Fast forward to this year. And we certainly learned our lesson with houses. We are comfortably in about 2200 square feet now, with a large great room. We pulled the old six-footer out of the attic this week, set it up next to the fireplace, and looked at each and just knew we needed a new one. It was depressing as shit. Like for real, it looked sickly. And I was all, how is this the same tree as last year? Here, look at “The Little House” in Charlotte, in the heart of Villa Heights.
And Jackson in front of our adorable little tree in our adorable, little great room. Perfect.
So as you can imagine when we stuck the six-footer in this house, we were very disappointed. I wish I had taken a picture of it before I freaked out and was forced to go buy a new one, but I didn’t. I did however take a picture when we got the new one home and set up for comparison.
Ignore the mess, instead focus on the adorable, little tree. Aww, she was cute. PS… the new eight-footer has the price tag on because Target sold us the display tree. A little-known secret coming atcha now: Target can’t sell display trees, say if they are out of stock, UNLESS they are discontinued. We discovered that when we, along with like five other people, were asking if they had any of this particular Douglas fir in stock. Of course when they didn’t we decided to go online and purchase it and just have it shipped to us for free (Target Red Card holder here, huzzah!) But it wasn’t for sale on their website. So when other people heard that they gave up and went on with their lives. Not us! Never us! We called a manager over and asked why it wasn’t for sale. That’s when we found out it was discontinued, and that’s when we found out we were buying a $200 tree for $50! Cha-ching. Have I mentioned that I LOVE Target?! I’m sure I have.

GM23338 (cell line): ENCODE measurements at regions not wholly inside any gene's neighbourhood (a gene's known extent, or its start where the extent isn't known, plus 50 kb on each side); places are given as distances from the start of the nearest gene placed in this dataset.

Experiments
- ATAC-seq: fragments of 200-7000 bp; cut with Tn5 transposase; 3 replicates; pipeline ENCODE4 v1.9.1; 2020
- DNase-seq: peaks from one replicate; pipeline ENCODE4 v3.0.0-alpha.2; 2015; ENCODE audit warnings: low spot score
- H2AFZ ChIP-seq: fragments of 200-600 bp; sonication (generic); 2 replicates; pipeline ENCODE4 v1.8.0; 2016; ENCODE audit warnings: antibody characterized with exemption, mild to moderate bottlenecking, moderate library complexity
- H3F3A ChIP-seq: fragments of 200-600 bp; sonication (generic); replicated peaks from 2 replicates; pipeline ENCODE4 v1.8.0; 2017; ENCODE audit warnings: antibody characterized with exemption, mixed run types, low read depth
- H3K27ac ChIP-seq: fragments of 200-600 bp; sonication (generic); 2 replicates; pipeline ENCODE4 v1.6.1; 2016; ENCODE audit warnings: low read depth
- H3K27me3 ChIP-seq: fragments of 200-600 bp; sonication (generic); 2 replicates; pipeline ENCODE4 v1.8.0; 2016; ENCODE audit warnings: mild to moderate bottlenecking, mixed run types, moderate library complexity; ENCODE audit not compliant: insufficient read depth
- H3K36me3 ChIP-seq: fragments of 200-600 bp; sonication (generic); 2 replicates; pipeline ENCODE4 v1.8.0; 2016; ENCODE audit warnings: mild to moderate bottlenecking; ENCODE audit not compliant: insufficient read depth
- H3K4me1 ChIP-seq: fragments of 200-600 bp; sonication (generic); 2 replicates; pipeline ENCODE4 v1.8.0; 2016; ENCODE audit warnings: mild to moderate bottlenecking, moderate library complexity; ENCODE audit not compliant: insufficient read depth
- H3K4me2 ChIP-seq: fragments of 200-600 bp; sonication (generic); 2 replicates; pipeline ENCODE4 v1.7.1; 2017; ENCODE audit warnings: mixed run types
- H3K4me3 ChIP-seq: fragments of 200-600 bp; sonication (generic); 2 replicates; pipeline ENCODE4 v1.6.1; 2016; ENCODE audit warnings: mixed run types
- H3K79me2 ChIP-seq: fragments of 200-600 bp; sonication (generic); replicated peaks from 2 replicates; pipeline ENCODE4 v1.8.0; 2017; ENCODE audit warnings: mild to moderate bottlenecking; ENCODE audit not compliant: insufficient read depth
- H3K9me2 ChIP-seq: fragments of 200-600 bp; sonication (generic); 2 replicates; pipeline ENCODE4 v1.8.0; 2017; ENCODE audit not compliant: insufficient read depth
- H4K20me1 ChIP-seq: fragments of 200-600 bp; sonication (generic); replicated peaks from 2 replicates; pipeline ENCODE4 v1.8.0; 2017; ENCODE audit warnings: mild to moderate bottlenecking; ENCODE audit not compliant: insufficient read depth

The “Little Tree” did end up finding a home. We stuck it downstairs in our family room. See pics below. Jackson decorated it himself. He also decorated a mini tree for his room, of which he is very proud.
Um, yeah, that’s him in a Sonic shirt, with Harry Potter decorations in his room, and what’s that? Yes, that’s a weather radio he found at a thrift store and HAD to have for his room. He’s such a nerd. But it’s cute tho.
So, I guess this is all to say that we have three Christmas trees in our house this year. I didn’t want three Christmas trees, I wanted one. I’m not one of those crazy Christmas people. I like one tree to place presents under, one mantel all snug as a bug in a rug, and maybe some cute dinner napkins. That’s it. Now I have three trees. But, I’m honestly not sure how much longer we have of Elf on the Shelf (that’s a whole other post) and Santa squeezing his fat-ass down our chimney, so I have decided to embrace all things Christmas this year!